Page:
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Acta Universitatis Sapientiae, Philologica

The Journal of "Sapientia" Hungarian University of Transylvania

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Translation and Transtextuality

Zsuzsa Tapodi
Published Online: 2015-01-27 | DOI: https://doi.org/10.1515/ausp-2015-0005


Umberto Eco’s novel The Name of the Rose as a postmodern literary work is extensively based on transtextuality. There are series of quotations from the Bible, Petrus Abelardus, St. Bernard, Petrarch, Conan Doyle, Agatha Christie, Jorge L. Borges, Nietzsche, and other classic authors interwoven into the novel’s narrative. The text is a result of multiple translations, a truly intercultural adventure: Adso, a 14th-century German monk from the Melk monastery provides a Northern Italian travel experience in Latin language, this memoir is translated by the publishing narrator into the Italian language of the 20th century. The characters of the story come from different areas of Europe, as there are monks from England, Spain, Norway, Germany, and other countries. This paper sheds light on the problems that occurred during the novel’s translation.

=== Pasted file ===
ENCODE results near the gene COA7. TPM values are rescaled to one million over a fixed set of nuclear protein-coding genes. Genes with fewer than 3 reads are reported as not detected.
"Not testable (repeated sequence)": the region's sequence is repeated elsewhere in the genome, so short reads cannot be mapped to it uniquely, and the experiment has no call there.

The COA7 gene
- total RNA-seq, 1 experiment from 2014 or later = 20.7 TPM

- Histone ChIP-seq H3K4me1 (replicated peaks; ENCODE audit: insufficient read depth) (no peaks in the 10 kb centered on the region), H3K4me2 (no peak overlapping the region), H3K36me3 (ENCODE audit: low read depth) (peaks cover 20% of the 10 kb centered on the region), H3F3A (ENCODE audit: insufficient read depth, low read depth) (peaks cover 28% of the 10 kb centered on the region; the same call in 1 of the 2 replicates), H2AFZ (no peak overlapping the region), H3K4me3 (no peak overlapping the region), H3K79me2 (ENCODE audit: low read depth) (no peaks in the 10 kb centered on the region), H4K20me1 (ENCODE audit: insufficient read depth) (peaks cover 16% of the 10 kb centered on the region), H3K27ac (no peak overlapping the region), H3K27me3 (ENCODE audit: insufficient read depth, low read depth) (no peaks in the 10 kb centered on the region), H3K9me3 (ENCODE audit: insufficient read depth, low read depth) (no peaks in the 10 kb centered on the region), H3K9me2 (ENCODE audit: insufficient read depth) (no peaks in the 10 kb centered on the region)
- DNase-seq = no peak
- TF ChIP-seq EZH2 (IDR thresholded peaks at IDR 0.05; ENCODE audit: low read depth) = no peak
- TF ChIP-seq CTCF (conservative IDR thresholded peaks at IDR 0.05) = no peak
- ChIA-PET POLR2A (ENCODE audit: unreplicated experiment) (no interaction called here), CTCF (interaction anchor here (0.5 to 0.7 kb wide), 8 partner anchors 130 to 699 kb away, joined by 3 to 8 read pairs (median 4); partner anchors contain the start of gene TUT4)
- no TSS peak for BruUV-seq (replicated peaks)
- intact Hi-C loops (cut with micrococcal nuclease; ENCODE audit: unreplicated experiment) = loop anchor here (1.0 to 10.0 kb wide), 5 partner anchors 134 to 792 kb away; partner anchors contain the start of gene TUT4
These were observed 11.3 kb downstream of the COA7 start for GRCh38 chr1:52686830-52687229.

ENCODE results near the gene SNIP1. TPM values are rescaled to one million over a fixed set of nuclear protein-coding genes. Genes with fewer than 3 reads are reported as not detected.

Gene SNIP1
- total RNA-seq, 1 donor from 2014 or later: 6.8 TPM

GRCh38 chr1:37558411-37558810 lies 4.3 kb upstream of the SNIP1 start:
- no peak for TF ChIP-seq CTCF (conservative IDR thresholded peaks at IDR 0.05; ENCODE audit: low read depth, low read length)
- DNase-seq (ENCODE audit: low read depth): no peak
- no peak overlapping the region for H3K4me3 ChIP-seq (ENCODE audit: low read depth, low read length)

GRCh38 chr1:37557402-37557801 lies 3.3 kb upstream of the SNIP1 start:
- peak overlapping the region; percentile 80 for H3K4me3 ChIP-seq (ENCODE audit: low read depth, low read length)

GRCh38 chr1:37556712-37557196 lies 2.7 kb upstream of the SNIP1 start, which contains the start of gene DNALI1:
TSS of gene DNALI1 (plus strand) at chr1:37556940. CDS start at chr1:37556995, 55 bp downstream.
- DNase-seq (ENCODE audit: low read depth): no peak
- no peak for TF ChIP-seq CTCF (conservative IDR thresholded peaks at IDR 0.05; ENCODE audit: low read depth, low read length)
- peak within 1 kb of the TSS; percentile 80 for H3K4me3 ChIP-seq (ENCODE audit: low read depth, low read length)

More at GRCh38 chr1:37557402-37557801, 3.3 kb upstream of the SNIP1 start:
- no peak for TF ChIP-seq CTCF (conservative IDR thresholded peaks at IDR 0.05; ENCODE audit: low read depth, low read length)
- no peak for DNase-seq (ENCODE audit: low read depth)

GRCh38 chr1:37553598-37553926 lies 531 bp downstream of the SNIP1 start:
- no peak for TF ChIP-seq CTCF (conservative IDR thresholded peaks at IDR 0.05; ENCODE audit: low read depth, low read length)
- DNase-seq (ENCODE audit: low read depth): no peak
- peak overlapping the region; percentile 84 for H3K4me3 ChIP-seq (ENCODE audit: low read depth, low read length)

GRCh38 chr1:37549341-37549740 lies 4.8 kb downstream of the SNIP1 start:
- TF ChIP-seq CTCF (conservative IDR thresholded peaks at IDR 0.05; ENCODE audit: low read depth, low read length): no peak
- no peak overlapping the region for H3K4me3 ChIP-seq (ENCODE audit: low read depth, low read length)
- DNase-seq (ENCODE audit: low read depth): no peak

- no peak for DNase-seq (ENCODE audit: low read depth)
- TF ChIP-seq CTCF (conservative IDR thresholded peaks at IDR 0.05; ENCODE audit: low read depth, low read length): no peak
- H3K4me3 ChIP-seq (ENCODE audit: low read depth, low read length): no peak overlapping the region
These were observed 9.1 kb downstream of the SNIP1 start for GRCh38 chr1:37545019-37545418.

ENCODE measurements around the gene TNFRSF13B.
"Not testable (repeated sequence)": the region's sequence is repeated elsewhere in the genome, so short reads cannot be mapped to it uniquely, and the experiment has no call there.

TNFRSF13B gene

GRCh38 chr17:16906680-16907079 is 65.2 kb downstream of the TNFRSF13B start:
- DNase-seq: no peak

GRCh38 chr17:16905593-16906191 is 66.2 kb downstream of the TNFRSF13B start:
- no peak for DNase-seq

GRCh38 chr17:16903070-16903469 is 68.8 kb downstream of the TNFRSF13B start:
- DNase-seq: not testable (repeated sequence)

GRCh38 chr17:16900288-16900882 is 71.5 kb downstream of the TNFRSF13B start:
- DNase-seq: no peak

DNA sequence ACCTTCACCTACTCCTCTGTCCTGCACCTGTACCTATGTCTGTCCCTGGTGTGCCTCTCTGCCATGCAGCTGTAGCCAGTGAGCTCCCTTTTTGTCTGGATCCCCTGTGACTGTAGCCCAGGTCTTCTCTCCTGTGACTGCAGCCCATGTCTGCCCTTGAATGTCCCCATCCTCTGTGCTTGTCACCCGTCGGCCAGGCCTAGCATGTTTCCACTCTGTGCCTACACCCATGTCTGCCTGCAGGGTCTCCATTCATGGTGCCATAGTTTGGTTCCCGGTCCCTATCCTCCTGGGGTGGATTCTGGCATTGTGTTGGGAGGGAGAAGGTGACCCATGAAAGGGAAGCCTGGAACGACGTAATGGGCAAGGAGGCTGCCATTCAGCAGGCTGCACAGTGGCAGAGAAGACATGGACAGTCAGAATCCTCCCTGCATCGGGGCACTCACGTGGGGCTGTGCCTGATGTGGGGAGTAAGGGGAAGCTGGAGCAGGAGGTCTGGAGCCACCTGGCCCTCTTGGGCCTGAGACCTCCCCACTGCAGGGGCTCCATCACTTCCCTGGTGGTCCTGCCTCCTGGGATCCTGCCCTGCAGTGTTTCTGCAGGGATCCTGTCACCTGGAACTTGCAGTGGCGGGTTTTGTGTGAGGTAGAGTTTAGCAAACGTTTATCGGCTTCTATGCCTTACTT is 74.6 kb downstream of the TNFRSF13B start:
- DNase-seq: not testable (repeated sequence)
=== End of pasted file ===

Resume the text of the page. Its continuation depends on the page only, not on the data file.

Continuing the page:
Keywords : postmodern literature; translation; transtextuality


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About the article

Published Online: 2015-01-27

Published in Print: 2014-12-01

Citation Information: Acta Universitatis Sapientiae, Philologica, Volume 6, Issue 1, Pages 45–51, ISSN (Online) 2391-8179, DOI: https://doi.org/10.1515/ausp-2015-0005.

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© 2015. This work is licensed under the Creative Commons Attribution-NonCommercial-NoDerivatives 3.0 License. BY-NC-ND 3.0

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